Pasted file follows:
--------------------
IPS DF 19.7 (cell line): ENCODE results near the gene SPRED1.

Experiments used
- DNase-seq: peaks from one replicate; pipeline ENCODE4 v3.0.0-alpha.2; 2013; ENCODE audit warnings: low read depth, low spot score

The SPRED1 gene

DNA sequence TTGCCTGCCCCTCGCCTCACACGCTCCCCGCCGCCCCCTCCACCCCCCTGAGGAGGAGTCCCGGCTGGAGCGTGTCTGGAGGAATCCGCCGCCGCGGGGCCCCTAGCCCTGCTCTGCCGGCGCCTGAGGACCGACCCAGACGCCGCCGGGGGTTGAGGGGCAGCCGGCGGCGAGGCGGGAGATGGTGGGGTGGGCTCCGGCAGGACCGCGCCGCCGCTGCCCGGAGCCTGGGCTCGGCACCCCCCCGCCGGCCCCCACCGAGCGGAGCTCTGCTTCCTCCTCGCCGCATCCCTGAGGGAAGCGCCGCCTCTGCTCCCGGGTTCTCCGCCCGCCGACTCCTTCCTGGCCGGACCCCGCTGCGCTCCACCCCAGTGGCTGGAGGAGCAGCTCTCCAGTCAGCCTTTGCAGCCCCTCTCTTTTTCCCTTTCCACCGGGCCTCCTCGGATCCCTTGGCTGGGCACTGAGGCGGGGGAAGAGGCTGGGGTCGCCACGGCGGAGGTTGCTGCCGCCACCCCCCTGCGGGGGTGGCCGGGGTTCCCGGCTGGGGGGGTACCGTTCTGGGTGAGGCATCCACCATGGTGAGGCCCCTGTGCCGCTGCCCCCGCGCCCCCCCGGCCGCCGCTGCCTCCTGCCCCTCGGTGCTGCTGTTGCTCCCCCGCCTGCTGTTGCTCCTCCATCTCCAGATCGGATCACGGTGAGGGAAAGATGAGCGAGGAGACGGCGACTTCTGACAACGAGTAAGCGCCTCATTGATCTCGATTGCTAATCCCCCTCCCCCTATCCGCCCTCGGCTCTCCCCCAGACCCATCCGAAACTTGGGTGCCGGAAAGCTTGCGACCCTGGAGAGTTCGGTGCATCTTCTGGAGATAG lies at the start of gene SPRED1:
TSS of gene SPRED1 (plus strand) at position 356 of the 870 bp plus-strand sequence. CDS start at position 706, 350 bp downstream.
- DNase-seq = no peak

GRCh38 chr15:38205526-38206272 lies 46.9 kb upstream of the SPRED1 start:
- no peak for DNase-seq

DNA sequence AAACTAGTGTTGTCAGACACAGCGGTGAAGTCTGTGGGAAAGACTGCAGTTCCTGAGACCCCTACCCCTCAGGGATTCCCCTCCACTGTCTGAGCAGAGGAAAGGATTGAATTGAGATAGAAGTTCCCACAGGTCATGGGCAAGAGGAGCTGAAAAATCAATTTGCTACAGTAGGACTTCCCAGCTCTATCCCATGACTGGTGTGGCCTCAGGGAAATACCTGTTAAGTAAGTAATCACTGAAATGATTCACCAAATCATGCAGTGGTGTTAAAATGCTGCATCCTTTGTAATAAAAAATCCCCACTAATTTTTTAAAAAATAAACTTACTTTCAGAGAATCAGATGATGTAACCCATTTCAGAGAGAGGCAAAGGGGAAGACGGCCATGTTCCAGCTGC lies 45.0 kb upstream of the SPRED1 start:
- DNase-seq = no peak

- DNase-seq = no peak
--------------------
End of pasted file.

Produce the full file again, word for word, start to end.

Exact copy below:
IPS DF 19.7 (cell line): ENCODE results near the gene SPRED1.

Experiments used
- DNase-seq: peaks from one replicate; pipeline ENCODE4 v3.0.0-alpha.2; 2013; ENCODE audit warnings: low read depth, low spot score

The SPRED1 gene

DNA sequence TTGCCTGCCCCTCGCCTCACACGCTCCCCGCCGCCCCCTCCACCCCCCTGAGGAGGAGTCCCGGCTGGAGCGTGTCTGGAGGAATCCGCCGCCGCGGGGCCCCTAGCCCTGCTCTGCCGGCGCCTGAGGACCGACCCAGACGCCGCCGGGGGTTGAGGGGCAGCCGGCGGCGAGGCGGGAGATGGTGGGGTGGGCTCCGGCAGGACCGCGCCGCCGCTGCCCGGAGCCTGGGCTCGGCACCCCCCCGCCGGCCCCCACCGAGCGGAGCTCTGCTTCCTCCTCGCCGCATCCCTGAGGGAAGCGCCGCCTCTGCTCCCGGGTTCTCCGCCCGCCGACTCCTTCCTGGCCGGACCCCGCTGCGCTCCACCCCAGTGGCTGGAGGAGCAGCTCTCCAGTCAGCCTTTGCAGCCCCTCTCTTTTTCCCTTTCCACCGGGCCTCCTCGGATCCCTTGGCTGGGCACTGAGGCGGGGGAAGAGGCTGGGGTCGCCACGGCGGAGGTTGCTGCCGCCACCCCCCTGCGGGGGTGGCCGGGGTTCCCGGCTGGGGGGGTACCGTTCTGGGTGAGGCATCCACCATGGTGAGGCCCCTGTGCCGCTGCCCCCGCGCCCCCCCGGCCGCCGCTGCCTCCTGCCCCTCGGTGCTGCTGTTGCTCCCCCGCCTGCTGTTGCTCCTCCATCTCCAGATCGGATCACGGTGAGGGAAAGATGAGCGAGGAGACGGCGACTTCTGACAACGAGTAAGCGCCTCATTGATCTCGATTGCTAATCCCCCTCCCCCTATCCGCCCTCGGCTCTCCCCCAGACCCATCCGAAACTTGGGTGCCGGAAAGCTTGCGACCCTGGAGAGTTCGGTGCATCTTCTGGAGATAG lies at the start of gene SPRED1:
TSS of gene SPRED1 (plus strand) at position 356 of the 870 bp plus-strand sequence. CDS start at position 706, 350 bp downstream.
- DNase-seq = no peak

GRCh38 chr15:38205526-38206272 lies 46.9 kb upstream of the SPRED1 start:
- no peak for DNase-seq

DNA sequence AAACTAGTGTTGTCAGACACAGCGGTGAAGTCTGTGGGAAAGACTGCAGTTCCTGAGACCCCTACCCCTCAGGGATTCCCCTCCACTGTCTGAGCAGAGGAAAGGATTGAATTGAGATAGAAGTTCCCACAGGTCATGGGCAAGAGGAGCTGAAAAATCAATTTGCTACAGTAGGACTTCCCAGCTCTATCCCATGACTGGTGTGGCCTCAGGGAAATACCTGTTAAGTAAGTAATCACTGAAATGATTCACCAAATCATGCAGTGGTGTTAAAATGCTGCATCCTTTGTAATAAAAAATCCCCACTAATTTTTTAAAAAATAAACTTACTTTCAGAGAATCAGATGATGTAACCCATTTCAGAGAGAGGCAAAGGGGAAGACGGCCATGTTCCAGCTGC lies 45.0 kb upstream of the SPRED1 start:
- DNase-seq = no peak

- DNase-seq = no peak